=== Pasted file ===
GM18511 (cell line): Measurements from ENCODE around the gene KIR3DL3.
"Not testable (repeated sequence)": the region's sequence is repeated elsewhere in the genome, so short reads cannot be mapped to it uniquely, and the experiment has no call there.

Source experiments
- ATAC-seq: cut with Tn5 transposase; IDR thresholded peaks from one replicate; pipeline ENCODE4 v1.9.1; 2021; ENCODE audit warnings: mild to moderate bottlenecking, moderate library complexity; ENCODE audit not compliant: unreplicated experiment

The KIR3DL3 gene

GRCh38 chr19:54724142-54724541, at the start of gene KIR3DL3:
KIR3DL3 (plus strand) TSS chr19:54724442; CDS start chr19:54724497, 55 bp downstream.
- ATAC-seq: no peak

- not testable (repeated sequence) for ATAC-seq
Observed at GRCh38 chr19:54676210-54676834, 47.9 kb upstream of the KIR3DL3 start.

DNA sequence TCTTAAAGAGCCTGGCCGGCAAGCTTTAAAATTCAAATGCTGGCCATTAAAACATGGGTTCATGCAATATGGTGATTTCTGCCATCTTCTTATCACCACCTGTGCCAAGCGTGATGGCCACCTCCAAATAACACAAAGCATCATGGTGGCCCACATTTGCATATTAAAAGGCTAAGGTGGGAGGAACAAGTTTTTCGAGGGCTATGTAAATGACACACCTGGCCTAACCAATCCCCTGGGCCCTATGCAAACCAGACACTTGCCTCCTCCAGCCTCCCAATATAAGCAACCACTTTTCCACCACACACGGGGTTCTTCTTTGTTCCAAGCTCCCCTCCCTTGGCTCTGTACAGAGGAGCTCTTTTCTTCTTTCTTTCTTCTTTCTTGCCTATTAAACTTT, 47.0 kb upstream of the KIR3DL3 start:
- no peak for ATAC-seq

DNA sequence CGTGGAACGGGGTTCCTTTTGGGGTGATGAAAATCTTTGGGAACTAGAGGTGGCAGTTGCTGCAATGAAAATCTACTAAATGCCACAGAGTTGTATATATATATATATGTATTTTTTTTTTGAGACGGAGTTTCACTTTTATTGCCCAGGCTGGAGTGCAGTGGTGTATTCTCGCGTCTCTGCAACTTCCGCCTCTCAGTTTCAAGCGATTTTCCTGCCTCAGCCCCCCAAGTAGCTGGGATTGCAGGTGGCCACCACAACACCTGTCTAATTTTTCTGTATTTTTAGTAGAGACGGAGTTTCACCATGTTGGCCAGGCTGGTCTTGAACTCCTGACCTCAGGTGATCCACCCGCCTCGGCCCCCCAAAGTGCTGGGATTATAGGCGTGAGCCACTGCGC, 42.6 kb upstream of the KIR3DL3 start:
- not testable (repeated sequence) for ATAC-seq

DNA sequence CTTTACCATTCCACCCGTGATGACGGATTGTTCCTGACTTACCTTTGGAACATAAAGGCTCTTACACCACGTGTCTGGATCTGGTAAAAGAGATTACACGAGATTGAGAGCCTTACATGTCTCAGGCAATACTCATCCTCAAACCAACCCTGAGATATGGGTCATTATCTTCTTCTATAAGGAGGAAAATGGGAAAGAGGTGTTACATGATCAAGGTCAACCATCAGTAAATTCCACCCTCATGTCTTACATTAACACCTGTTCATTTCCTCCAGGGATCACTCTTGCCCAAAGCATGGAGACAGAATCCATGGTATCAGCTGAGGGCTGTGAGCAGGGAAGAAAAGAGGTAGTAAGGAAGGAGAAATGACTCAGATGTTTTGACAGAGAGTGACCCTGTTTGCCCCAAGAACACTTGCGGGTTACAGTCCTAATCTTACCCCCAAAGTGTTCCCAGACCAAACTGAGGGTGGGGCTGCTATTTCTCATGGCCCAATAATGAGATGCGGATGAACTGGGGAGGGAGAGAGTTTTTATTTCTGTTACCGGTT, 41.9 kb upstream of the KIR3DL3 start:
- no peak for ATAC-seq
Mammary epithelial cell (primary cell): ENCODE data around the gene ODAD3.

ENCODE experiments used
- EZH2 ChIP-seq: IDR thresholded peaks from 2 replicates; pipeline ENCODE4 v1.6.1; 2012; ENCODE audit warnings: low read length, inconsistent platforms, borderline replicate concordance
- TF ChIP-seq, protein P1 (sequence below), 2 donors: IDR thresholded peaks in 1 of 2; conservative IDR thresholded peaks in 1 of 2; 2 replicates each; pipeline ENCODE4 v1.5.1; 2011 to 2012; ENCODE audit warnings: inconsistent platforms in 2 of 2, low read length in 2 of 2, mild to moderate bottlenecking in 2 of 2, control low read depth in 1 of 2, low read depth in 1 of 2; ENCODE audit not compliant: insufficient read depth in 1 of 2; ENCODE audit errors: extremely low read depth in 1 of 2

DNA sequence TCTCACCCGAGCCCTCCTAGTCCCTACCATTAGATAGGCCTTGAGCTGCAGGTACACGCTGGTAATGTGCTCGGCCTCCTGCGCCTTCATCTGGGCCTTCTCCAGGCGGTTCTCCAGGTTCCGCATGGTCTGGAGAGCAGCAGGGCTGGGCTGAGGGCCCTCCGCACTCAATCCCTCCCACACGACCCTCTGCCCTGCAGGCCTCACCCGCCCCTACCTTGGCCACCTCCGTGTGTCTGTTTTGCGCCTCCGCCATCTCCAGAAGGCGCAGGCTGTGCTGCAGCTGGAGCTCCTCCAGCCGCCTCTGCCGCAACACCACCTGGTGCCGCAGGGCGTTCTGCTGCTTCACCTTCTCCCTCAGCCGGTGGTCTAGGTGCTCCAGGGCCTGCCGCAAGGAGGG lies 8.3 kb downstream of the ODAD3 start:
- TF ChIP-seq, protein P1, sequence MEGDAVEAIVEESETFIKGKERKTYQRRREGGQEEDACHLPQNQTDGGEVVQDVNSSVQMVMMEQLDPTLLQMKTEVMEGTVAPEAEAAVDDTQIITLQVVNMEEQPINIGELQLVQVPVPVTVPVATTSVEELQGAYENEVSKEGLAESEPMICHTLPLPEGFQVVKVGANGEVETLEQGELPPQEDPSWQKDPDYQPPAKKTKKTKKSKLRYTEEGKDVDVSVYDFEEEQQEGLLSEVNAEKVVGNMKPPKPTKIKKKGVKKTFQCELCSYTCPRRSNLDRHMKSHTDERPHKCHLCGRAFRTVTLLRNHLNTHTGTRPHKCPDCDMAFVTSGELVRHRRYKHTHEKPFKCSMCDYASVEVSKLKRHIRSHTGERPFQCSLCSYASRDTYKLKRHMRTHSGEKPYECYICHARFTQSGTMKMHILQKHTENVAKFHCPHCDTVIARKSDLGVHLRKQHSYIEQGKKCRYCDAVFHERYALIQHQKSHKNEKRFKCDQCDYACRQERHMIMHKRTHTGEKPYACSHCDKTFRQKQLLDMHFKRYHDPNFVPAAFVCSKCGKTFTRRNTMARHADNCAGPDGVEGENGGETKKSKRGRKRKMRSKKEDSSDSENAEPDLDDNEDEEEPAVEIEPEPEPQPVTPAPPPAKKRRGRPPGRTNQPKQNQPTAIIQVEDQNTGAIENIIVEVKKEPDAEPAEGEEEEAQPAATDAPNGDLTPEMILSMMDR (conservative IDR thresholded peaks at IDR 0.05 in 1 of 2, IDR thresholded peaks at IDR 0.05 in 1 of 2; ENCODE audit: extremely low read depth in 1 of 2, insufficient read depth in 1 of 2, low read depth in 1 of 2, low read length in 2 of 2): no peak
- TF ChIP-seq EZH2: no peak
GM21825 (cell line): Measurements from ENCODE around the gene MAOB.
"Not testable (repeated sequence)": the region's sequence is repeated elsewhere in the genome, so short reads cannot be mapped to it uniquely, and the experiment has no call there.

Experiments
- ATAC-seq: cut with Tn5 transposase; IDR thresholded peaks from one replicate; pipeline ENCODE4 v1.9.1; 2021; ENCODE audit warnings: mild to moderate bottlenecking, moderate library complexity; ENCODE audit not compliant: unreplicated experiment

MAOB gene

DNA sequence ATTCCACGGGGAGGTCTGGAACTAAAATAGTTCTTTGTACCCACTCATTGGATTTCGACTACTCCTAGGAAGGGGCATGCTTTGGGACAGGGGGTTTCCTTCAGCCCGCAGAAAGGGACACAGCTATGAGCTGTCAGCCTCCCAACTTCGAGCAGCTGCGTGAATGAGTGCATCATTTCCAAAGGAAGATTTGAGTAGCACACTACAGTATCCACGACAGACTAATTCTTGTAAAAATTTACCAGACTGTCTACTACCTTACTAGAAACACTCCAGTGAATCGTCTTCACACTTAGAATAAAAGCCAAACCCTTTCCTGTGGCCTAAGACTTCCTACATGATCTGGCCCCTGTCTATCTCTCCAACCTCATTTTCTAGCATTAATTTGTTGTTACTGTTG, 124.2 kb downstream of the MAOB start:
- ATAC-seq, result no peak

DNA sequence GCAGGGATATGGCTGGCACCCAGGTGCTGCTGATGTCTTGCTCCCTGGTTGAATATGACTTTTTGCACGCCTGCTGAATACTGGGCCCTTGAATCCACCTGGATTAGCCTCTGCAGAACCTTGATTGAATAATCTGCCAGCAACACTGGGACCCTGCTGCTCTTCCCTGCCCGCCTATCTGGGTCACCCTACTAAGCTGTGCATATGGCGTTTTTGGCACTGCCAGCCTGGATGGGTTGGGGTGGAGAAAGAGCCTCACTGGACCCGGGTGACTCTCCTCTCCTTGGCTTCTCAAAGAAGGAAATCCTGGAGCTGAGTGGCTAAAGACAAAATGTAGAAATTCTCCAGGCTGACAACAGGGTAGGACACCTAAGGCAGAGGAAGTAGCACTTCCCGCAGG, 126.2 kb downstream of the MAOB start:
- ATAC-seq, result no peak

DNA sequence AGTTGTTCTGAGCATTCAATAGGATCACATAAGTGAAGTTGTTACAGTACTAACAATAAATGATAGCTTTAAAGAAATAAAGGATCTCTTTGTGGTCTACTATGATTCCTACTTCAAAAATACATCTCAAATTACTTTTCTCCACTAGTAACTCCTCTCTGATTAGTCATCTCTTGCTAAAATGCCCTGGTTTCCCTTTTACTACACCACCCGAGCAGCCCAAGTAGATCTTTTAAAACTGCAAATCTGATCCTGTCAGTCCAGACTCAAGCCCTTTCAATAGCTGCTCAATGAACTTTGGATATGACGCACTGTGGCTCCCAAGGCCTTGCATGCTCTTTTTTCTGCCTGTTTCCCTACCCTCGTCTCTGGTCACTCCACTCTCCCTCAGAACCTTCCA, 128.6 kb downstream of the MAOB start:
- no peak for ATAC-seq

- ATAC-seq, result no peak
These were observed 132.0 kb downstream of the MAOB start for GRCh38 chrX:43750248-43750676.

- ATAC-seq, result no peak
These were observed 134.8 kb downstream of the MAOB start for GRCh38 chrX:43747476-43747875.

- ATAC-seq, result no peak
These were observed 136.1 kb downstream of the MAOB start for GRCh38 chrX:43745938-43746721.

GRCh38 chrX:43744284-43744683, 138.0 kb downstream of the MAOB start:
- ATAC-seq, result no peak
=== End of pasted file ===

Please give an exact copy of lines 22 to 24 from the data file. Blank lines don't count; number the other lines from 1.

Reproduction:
- TF ChIP-seq, protein P1, sequence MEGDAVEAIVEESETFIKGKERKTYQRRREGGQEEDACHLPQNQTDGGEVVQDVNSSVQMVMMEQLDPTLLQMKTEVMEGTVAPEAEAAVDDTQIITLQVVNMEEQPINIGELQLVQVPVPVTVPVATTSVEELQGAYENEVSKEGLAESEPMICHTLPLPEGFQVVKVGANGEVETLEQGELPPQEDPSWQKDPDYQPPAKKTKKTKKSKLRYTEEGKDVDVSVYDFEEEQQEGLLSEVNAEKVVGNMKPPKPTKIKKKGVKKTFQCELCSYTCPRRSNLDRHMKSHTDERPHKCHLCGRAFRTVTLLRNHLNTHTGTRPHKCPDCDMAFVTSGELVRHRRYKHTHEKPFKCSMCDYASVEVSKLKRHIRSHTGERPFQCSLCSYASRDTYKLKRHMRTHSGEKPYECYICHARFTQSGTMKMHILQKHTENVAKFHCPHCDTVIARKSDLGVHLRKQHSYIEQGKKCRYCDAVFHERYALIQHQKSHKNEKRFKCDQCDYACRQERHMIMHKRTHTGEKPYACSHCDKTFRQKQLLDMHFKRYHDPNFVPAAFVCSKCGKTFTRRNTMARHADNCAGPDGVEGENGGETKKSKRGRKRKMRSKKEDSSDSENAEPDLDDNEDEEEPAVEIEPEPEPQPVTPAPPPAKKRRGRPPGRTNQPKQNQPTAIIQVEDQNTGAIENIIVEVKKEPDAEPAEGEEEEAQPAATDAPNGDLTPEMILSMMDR (conservative IDR thresholded peaks at IDR 0.05 in 1 of 2, IDR thresholded peaks at IDR 0.05 in 1 of 2; ENCODE audit: extremely low read depth in 1 of 2, insufficient read depth in 1 of 2, low read depth in 1 of 2, low read length in 2 of 2): no peak
- TF ChIP-seq EZH2: no peak
GM21825 (cell line): Measurements from ENCODE around the gene MAOB.